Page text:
American Indian Graduate Center Alumnus Reclaims Narrative

By: Alastair Lee Bitsóí, AIGCS Alumnus

Growing up in the Inland Northwest, American Indian Graduate Center Alumnus Jeff Ferguson (Spokane Tribe) experienced the racism, bullying and historical trauma that often limits Indigenous people from living a quality life and achieving higher education. 

Jeff Ferguson - AIGC Alumnus Reclaims Narrative
AIGC Alumnus Jeff Ferguson

Despite these challenges, Ferguson realized his higher education goals. But to get there, he first had to reclaim his narrative from childhood.

Reclaiming truths has been Ferguson’s life journey. It is part of the major reason he is now the News Director for Inland Northwest Native News and a freelance photojournalist, as well as why he graduated this past spring with a Master of Business Administration in American Indian Entrepreneurship from Gonzaga University. 

Prior to Gonzaga, he enrolled at Spokane Community College for his associate degree in photography and thereafter achieved a bachelor’s degree in communications from Whitworth College. In addition to working odd hours to make ends meet as a single father, he secured scholarships from his Spokane Tribe and American Indian Graduate Center, which helped reduce his financial burden and empowered him to reach his goal of getting his degrees debt-free.

“We have horrific histories as Indigenous people, but we are each our own beacon of resiliency, which comes from the strong bloodlines of our ancestors,” he said. “American Indian Graduate Center helped me fund my graduate program at Gonzaga.”

Ferguson makes it seem easy, right? It depends how one views his story. There are many episodes in Ferguson’s life which would probably keep an average person in the trenches of his or her misery. Instead of blaming his past though, Ferguson first had to investigate the cause of some of his triggers directly influencing his behavior. This required him to reconcile his past of being a high school dropout, as well as the resentment he held toward his mother and late father for his cultural identity issues of being Salish, English, Spanish and Italian.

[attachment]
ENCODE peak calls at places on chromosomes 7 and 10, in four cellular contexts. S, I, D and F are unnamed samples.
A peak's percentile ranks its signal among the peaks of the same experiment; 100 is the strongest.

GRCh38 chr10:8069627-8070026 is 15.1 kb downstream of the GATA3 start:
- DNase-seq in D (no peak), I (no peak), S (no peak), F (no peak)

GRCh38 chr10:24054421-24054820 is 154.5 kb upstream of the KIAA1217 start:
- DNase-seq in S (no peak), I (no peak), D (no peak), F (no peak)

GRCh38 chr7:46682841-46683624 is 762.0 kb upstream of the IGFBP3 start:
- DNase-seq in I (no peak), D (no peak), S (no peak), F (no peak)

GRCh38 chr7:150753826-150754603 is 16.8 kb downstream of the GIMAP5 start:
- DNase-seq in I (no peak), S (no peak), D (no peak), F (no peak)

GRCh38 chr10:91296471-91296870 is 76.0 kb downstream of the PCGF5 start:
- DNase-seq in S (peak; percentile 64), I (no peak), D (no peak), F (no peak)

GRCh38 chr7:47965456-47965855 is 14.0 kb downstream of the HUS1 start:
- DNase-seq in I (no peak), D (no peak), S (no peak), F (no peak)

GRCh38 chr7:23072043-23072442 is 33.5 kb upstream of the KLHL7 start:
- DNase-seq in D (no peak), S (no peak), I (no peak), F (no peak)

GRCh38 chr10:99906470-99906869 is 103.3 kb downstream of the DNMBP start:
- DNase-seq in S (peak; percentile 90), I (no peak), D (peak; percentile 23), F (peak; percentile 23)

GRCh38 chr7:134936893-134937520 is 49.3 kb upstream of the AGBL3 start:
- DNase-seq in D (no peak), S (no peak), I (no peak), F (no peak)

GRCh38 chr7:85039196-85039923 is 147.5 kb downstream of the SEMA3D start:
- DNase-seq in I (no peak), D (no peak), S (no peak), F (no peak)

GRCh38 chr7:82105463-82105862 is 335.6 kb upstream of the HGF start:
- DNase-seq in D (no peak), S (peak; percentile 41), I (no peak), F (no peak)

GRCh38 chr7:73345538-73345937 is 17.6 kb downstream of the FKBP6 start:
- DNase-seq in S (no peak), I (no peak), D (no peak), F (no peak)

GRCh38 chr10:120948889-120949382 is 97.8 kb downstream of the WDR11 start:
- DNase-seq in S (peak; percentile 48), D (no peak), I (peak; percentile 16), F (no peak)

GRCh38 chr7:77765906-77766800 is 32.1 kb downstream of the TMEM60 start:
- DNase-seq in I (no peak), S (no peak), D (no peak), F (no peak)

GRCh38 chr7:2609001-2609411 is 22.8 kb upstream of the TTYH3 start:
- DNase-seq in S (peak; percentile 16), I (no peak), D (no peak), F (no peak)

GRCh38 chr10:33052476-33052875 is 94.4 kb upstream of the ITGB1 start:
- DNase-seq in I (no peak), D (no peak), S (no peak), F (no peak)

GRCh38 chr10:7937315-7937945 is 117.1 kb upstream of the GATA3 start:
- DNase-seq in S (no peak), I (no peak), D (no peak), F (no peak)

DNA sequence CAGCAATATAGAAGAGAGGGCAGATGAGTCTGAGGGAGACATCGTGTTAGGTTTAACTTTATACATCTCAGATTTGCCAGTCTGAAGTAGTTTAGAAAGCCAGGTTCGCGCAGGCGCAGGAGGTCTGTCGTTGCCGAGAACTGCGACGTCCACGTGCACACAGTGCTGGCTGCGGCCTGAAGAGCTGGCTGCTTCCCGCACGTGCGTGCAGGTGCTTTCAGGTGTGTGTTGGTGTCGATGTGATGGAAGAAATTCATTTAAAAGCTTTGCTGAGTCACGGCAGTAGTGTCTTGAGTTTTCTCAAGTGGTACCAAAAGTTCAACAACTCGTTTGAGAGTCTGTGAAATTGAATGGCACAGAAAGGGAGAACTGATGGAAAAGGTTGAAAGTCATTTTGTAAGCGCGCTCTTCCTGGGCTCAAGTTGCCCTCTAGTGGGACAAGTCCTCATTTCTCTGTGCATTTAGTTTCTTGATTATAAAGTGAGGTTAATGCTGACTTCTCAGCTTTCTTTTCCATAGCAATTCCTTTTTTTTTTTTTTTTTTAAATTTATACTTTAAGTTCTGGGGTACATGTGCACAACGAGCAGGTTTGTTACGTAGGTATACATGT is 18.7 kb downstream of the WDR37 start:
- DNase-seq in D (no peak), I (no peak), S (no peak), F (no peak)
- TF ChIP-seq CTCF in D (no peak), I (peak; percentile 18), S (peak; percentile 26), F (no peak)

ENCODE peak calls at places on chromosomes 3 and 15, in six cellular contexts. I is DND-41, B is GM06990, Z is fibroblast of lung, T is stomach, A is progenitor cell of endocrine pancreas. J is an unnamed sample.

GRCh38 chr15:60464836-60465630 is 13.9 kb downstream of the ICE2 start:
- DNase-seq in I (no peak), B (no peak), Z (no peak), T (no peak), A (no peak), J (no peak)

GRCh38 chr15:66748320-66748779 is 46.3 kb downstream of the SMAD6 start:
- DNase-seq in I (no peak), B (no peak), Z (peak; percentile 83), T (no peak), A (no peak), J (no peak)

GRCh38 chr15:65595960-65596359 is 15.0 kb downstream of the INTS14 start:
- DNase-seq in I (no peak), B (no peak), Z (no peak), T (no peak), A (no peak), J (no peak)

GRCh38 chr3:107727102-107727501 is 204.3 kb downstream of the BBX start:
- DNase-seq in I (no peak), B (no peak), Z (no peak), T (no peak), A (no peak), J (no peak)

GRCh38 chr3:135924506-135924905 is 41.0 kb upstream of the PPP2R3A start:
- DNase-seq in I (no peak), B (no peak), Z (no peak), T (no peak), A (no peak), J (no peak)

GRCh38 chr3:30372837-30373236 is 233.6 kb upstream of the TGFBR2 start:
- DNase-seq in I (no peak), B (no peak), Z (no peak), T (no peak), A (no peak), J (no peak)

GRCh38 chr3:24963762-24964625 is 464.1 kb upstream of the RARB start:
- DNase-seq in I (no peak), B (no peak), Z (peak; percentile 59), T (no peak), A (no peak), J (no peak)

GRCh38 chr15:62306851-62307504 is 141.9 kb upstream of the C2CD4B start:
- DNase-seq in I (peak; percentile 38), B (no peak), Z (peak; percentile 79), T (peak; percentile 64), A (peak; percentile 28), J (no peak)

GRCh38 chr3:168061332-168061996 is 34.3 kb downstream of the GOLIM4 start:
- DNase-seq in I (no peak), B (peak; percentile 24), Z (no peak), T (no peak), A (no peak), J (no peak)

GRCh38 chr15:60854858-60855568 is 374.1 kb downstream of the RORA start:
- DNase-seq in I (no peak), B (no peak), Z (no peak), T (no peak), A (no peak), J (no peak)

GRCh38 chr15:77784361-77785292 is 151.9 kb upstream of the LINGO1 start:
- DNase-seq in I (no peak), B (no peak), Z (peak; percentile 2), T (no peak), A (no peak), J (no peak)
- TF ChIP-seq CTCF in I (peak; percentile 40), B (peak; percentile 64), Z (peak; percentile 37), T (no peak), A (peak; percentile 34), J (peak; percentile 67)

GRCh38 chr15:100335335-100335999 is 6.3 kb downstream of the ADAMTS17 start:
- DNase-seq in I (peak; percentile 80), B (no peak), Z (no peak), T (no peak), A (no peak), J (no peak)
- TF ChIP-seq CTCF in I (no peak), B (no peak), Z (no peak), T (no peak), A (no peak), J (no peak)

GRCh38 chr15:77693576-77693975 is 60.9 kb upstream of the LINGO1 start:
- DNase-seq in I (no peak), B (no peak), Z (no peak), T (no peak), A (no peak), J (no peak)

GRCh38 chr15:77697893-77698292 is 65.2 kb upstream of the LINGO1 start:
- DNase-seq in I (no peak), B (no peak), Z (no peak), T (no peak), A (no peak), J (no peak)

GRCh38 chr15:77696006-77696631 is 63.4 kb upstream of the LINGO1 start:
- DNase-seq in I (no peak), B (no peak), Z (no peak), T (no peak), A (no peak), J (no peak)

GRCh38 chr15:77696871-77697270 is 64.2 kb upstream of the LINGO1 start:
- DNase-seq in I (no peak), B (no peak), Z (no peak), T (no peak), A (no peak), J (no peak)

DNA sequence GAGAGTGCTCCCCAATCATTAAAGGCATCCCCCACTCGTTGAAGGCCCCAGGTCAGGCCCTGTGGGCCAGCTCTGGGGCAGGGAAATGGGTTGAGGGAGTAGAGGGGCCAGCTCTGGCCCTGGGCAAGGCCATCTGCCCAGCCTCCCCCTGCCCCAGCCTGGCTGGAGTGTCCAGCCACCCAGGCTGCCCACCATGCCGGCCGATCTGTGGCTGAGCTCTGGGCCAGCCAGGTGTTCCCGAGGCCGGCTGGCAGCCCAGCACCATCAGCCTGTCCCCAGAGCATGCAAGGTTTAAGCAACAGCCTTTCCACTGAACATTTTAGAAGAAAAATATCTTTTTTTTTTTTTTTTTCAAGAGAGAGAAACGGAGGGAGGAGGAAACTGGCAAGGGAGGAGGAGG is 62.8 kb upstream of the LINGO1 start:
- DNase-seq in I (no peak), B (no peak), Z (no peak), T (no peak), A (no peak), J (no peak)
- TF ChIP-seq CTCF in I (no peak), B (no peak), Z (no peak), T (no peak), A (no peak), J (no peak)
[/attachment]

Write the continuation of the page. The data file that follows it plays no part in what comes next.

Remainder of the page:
Forgiveness, Ferguson says, was key to some of his life changes. He first had to forgive his mother for her mistakes in raising him; he came to understand her shortcomings as a parent were likely the result of her having lived through the termination era and board-ing school. As a child, he had to step-up to support her with finances. This responsibility caused Ferguson to grow up faster that his peers. This also meant he did not get the nurturing he wanted and needed from his mom.

“She did not know how to get into college, and I resented her for that,” Ferguson said, adding he was also targeted by high school. 

He also had to forgive the bullies in high school, who taunted him for his proud and resilient identity as an enrolled member of the Spokane Tribe. The bullying often made Ferguson ashamed of his Indigenous identity, which only heightened the pervasive racism between his people and Spokane’s majority white population.

“Bullying is something that is hard to describe – it happens,” Ferguson said, before adding, “We, as Indian people, are bullied for anything that we do.”